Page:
Your leaking thatched hut during the restoration of a pre-Enlightenment state.


Hello, my name is Judas Gutenberg and this is my blaag (pronounced as you would the vomit noise "hyroop-bleuach").


decay & ruin
Biosphere II
dead malls
Irving housing

got that wrong

appropriate tech
Arduino μcontrollers
Backwoods Home
Fractal antenna

fun social media stuff

(nobody does!)

Like my brownhouse:
   birdsmouthed brackets
Wednesday, September 13 2023
My brother Don called me from the vicinity of my childhood home at 9:30am and proceeded to bore me with a tale of some friendly guy up the street who once drove him home when he felt like he was about to shit his pants. Then Don told me about a medical problem that he's had for years that has recently gotten worse: his hands tremble when he tries to use them to do things. This is also something that afflicted our father. But I don't know if it's Parkinson's disease or not, since that's usually something that manifests when a voluntary muscle is at rest. Don was surprisingly gloomy about the problem, suggesting that it might be something that will eventually kill him. But what he said next was poignant for its deep ignorance of the possibilities of a human life. It was something to the effect of "If I have to go, I've lived a full and successful life." Mind you, this is someone who has never had sex, a significant other, a job lasting more than a couple hours, or (with a few brief exceptions) a place to live not provided by his parents.
After that, I tried to focus on why Don's speech is so hard to follow. It's partly the long pauses filled with staccato-like utterances of "uh," but its also the perfunctory effort he makes at enunciation. Perhaps he is so egocentric that he believes that if he knows what he is saying, the listener will know as well. I know that when I stop him and make him repeat some word he said that I couldn't make out, he always pronounces it exactly the same way (when anyone else would make an effort to slow down and enunciate more clearly).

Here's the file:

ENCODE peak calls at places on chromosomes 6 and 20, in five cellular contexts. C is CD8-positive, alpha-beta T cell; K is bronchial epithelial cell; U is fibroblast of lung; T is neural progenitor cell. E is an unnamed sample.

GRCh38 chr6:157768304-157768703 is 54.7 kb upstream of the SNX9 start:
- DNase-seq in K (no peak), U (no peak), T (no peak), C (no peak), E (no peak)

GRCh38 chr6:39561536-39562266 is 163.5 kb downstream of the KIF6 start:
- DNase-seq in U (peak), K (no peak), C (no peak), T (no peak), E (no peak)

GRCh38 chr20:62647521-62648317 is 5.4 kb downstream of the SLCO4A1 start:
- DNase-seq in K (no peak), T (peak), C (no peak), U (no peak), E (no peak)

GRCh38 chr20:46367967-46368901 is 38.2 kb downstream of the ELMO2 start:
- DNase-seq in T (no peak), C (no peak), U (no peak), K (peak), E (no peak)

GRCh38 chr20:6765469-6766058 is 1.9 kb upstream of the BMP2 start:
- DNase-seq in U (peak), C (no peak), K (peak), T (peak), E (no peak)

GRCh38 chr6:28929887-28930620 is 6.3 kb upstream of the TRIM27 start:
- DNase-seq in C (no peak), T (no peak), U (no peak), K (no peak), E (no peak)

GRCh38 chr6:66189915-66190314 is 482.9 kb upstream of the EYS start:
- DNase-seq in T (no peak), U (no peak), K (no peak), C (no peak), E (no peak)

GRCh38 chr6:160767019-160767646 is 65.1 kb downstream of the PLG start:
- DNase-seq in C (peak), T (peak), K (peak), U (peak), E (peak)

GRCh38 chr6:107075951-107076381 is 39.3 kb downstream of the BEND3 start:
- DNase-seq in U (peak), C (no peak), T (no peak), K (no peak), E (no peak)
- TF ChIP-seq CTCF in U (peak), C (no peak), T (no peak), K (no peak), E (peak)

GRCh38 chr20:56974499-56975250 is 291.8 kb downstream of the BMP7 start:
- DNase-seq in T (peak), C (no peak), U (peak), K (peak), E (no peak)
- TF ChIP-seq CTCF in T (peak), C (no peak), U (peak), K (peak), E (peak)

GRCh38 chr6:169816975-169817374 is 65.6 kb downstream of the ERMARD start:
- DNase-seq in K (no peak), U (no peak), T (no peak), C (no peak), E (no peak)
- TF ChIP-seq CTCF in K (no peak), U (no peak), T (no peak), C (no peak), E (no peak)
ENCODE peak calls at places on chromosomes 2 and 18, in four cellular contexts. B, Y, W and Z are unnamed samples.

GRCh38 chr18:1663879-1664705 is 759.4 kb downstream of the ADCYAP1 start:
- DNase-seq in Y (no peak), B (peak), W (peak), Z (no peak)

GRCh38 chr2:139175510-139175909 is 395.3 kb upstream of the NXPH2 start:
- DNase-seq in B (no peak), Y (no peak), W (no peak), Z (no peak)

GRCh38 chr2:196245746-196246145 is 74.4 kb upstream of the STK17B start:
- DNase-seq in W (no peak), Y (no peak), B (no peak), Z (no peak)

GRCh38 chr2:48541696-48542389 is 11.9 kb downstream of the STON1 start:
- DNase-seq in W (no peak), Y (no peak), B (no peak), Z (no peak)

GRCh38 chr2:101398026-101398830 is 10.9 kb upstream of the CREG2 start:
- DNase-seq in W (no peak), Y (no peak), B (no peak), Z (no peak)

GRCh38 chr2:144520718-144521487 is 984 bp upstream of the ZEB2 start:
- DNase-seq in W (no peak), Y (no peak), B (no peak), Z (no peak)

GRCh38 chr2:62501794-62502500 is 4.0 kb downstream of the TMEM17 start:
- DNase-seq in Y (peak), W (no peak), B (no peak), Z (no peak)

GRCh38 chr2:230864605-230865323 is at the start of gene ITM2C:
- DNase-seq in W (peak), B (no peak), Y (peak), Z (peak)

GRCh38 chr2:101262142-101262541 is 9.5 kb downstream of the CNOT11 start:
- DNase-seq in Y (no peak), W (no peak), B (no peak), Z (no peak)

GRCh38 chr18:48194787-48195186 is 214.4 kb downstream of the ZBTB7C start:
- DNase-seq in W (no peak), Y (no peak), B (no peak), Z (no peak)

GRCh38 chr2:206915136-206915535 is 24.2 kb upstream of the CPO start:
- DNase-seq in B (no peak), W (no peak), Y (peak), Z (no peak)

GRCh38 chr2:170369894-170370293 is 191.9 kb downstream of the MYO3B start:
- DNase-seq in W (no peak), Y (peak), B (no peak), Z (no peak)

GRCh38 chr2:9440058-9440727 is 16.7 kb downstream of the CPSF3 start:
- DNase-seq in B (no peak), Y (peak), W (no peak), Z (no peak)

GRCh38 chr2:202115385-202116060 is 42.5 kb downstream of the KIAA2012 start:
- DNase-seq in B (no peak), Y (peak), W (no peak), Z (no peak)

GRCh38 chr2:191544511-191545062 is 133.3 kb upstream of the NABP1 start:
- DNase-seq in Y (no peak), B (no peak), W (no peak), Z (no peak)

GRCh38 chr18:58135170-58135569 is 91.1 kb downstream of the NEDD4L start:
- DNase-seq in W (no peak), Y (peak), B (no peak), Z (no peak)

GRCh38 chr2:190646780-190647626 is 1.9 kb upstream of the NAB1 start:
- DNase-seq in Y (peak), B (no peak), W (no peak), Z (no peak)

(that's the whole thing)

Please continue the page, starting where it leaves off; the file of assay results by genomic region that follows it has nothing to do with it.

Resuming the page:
One of the things suddenly making me less reluctant (if not especially inspired) to work on cleaning out the garage is the fact that, despite all the recent rains (it rained last night, for instance), the mosquito population seems to have dropped dramatically in the last week or so. This afternoon, mostly all I did was complete and install the three wooden brackets that will be supporting the long dimensional lumber that I've been stumbling over for something like ten years now (since the only place available to store it was as a 1.5-inch-thick layer on the garage floor). In making these brackets, I tried to minimize my consumption of wood by making them out of essentially two members: a horizontal one to support the lumber I'd be storing and a diagonal one to bear the load without introducing much into the space below the bracket. But to attach this system to the wall without having too much of a headache worrying about aligning with studs, I also needed something over the wall studs to support the brackets and keep them from pulling downward or outward. I'd made three eighteen-inch-long stud spanners, one for each of the three brackets, and cut notches into them to receive the complementarily-notched horizontal members. As for the diagonal members that would be bearing much of the load of the stored lumber, I decided to use an arbitrary length that I then accommodated in the horizontal members with birdsmouth cuts, of the kind that are cut into the bottom of rafters so they'll sit solidly on the top of a wall plate. While I could've broken out a scientific calculator to figure out the angles of the birdsmouth cuts, I decided to use a more straightforward and entirely interactive method to figure out what those cuts would look like. So I attached the horizontal member to the wall as it will end up when I am done, that is, sitting in the notch of a stud-spanning plate on the wall and held up at the other end temporarily with scrap lumber and shims so that it was perfectly level and not too easily disturbed. I then took the piece that I'd decided would be the diagonal member and laid it up against this arrangement so I could trace its end into the horizontal member, a right triangle that would be the birdsmouth. I also traced along the top of the platform below where it intersected with the horizontal member so I would know how exactly to cut that end of the diagonal member so it would sit flush on top of the platform with its sharp end tight against the wall. Once I had the birdsmouth in the horizontal member and the bottom cut of the diagonal member figured out, I use those pieces as templates to make the other two brackets as well. When I was done, I was a little concerned about how well these brackets were attached to the wall (since I was mostly just using three to four inch deck screws), so I fired some additional screws in as well and hoped for the best. Sorry if this is hard to visualize and not great storytelling, but it's the best I can do. I also took a picture so you can see what I'm describing below.